Secrets of Delver: Four Ways Delver is Revolutionizing Magic (And How You Can Too!)
UW Delver has been dominating Magic tournaments since Innistrad was released at the beginning of October. There have been many iterations of the deck played weekly at tournaments. At one point, for example, some people even played Delver with Intangible Virtue, an addition that made me happy from pure tokeny joy. People have been bringing innovation to the Delver board from the start. The problem with this is they are making these changes to out-Delver other Delver decks. When piloted by a player with enough experience and understanding of the deck, Delver can dominate most, if not all, of its Tier One matchups. For the casual player, this can be a problem. Who can compete when the Top Eight is full of Delver mirrors? Even if your local meta is not saturated with Delver, losing to the Delver player 2-0 match one can be disheartening. To some, it seems like Delver is doing things that other decks have never imagined doing. However, I have discovered what Delver is doing, and how you can do it too!
Step One: Play things
Delver, through blatant disregard for life totals, plays several spells with Phyrexian mana costs to maximize their turns. A typical turn one play for Delver usually involves Gitaxian Probe, drop a blue source, play Delver of Secrets. Instead of having five cards in hand (if they are on the play), they have five cards in hand and intimate knowledge of what their opponent is doing already. Next turn, assuming they packed enough sorceries and instants in their deck, they will have an even bigger creature with evasion. It is not only important to have a turn one play, but a turn two play. Showing off a Mana Leak then swinging for three seems like a comfortable move to me. It doesn’t even require commitment to actually spending mana, because the threat of the Leak is much more effective than most two-drops that Delver can conjure up (other than two more Delver of Secrets). How can you replicate this? Play a card on turn one! Preferably, play a creature. Now you can match Delver card for card! No matter what colors you play, there is a one-drop that can advance your deck’s goals. Even Caravan Vigil makes a one-land hand much more promising.
Step Two: Keep your opponents from playing things.
Vapor Snag keeps tempo in Delver’s favor. Your opponents can’t attack if their creatures have summoning sickness, and they can’t cast other spells if they constantly have to recast the creatures that you return to their hands. If they decide to play something other than that creature, they probably don’t have the luxury of waiting until they have the three mana needed to evade Mana Leak because of that Delver you have swinging in every turn. So just counter it with that Leak that you revealed earlier to flip your Delver! How can you replicate this? You may not be comfortable with letting your opponent recast their Blade Splicers. I’m not either. However, you can punish them from overextending their board with board wipes. Day of Judgment and Slagstorm are classic, Terminus pwns RB Aggro’s undying, indestructible, and recurring creatures, and Planar Cleansing is… another option? And there’s always trotting out your own counterspells if you’re in blue too. But let’s be honest… if you’re playing blue, why wouldn’t you be playing Delver?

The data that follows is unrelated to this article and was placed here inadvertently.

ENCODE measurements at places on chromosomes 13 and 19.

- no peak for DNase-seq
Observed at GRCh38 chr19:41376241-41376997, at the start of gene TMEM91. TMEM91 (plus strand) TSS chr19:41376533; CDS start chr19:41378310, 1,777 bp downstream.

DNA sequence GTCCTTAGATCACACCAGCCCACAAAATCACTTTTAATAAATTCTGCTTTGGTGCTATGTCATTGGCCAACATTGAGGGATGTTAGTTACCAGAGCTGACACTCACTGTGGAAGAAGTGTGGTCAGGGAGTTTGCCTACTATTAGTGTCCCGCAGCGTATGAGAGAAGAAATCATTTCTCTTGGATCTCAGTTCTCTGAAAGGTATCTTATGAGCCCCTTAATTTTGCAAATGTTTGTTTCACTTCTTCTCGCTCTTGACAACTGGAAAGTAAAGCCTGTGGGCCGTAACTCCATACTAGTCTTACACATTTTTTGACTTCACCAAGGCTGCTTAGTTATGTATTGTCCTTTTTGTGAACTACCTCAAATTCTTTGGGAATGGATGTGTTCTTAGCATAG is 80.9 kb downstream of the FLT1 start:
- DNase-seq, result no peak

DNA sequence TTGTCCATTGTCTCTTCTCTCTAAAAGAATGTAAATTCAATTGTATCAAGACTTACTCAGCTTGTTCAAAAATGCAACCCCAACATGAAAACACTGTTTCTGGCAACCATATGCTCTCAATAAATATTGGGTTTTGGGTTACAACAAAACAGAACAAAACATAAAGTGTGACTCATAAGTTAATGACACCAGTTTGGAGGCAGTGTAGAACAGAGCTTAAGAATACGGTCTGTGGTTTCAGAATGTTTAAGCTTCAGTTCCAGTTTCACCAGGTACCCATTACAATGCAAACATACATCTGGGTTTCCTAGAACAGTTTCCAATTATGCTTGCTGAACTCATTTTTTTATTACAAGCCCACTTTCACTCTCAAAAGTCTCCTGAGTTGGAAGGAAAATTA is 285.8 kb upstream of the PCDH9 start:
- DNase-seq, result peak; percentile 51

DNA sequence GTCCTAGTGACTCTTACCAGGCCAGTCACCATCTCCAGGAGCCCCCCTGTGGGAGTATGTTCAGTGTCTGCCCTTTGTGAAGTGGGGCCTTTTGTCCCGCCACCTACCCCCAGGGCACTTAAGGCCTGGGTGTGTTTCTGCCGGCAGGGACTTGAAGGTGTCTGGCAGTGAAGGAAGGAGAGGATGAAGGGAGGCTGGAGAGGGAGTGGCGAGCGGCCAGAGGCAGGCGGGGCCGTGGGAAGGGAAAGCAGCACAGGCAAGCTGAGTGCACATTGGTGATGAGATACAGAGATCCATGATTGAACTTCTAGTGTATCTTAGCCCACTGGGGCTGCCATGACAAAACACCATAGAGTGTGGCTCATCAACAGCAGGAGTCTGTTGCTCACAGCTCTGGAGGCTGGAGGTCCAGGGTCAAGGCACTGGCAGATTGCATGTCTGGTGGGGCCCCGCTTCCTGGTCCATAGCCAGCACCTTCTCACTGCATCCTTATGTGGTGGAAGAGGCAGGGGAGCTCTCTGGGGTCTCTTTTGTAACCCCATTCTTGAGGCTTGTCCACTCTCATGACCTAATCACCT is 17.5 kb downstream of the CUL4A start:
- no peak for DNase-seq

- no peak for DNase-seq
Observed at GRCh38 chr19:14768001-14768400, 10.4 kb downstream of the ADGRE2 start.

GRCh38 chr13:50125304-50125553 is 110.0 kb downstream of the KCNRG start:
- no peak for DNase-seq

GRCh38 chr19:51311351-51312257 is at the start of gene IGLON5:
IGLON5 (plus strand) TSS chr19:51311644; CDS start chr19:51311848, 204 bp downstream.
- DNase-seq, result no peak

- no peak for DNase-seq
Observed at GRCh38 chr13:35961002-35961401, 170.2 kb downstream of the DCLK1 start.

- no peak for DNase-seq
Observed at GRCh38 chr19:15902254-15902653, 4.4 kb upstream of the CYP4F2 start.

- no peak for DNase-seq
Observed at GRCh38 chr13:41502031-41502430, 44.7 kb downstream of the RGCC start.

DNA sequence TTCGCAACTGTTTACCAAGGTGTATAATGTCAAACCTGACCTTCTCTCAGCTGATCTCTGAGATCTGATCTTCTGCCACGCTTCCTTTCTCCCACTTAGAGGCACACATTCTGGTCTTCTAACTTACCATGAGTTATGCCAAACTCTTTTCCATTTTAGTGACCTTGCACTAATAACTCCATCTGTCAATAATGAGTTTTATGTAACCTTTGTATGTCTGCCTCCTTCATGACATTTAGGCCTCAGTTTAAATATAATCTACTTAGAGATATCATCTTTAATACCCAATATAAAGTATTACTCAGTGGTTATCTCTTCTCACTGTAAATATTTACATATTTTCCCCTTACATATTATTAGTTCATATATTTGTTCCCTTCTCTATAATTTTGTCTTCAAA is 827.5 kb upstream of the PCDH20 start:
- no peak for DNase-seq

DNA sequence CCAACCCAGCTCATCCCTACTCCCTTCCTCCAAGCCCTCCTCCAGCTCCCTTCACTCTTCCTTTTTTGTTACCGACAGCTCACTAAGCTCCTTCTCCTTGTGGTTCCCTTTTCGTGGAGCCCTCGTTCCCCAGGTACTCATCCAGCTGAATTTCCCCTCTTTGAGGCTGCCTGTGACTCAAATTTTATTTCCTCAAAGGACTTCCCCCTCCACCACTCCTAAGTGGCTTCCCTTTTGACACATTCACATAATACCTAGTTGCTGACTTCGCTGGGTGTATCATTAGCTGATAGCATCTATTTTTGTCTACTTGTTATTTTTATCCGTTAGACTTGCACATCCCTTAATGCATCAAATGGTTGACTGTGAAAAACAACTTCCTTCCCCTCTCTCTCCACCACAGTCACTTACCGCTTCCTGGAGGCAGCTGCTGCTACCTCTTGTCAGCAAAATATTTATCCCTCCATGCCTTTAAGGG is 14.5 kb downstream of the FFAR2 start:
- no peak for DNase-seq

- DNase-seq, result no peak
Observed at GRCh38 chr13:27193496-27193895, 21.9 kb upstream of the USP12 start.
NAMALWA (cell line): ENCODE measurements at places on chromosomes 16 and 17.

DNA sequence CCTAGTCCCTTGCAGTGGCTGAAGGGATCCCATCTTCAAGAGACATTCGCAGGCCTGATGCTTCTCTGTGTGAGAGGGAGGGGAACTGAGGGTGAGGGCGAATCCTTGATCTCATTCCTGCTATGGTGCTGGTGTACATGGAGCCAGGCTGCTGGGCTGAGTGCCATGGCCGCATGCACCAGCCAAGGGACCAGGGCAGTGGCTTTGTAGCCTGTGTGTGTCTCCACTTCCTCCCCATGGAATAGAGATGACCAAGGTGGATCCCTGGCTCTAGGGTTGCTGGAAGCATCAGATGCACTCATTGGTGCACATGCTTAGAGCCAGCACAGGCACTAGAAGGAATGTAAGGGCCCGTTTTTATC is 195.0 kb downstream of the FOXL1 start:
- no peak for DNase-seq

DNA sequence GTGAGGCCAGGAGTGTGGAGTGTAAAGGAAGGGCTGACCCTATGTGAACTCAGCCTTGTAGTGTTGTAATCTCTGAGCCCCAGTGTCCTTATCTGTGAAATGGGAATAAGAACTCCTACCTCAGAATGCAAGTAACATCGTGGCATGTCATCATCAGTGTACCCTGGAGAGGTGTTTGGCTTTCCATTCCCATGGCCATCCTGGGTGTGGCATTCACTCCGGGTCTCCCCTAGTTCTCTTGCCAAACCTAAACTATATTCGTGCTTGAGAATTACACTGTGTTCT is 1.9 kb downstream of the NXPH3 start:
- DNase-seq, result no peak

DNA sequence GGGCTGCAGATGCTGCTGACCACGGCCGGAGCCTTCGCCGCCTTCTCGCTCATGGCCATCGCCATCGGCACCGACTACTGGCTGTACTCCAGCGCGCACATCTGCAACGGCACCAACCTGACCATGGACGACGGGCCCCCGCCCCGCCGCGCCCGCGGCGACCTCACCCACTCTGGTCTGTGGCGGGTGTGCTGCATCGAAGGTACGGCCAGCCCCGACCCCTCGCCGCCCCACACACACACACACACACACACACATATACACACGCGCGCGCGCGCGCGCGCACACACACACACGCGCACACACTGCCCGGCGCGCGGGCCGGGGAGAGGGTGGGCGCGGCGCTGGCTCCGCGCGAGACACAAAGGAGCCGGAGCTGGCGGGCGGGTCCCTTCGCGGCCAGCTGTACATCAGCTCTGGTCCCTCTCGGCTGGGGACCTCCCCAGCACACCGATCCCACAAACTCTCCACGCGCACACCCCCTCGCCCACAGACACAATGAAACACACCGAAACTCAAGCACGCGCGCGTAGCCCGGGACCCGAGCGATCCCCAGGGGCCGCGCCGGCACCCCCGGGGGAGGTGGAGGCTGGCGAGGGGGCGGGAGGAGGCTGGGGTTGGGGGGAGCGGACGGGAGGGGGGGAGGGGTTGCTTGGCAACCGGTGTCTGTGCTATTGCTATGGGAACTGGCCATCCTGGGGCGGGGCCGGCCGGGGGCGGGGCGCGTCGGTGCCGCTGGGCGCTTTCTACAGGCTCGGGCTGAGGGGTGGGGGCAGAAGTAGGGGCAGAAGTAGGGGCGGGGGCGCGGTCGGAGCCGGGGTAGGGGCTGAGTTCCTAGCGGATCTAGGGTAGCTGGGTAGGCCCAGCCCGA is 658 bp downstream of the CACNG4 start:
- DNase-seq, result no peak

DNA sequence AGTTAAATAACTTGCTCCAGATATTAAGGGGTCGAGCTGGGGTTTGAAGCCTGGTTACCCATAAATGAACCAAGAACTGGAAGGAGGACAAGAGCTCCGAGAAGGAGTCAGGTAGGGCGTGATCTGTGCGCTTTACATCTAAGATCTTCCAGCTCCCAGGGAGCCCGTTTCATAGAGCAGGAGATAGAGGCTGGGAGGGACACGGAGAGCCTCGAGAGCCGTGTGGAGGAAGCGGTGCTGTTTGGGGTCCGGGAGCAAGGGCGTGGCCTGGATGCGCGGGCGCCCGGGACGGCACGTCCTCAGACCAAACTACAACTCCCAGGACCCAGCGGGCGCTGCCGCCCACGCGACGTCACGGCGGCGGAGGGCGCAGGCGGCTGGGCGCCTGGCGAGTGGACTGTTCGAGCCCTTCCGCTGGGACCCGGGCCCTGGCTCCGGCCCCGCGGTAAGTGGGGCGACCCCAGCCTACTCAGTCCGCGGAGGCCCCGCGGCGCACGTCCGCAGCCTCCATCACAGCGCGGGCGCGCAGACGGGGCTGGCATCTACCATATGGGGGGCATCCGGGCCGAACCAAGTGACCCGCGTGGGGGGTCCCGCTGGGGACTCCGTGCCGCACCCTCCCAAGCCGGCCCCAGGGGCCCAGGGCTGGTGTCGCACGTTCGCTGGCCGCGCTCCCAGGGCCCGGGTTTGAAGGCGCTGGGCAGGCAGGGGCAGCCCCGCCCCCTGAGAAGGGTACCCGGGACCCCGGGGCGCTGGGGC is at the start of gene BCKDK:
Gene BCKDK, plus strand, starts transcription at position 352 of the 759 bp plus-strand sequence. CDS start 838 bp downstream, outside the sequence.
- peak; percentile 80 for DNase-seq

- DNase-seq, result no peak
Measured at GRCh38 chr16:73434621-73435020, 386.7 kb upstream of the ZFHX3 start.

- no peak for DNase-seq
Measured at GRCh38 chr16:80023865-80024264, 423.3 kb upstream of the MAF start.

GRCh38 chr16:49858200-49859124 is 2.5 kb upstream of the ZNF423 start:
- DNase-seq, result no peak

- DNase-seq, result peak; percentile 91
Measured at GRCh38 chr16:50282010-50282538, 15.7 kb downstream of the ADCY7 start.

Step Three: Use the element of surprise
Delver gets to do a whole bunch of things at instant speed: draw cards, kill their opponents’ dudes, and lately, play creatures. For example, Restoration Angel has been putting extra Golem tokens on the board since 2012! You can just consider this practice for when green mages start sleeving up their Yeva decks. The point being, when playing against Delver one can expect angels and wizards to jump out at them like the battle was set at the broken jack-in-the-box factory. How can you replicate this? Never, ever play anything on your own turn again. Every other sentence that comes out of your mouth should begin with: ”In response to…” You’ll be doing that so often, they may even start to forget that Faithless Looting is a sorcery. Otherwise, try and get economy from open mana and creatures held back defensively by utilizing activated abilities on creatures.
Step four: Choose your draws beforehand
It seems like it should be the first thing that you do, but the reason many people have for playing Delver is that they have so much luck that they blind flip their Delver turn two. No, cards like Ponder are useful to the Delver player because he can get exactly what he needs, whereas the green-white agro player that he is playing is playing off the top and hoping the Delver player doesn’t have a hard counter. How can you replicate this? The answer is quite obvious: cheat. I would have hoped that you had thought of it sooner. Or else you can add some kind of card filter, like the newly released Wild Guess, which allow you to drop dead cards and pick up new, hopefully more useful, ones. At second glance, Delver is not doing too much that is different from what most other decks try to do. Delver is not some god among decks… it just seems that way. Delver can be raced, and it can be out-controlled, and it can be overran. If Delver doesn’t appeal to you, there are definitely other decks that you can play and still be competitive. Thanks for reading!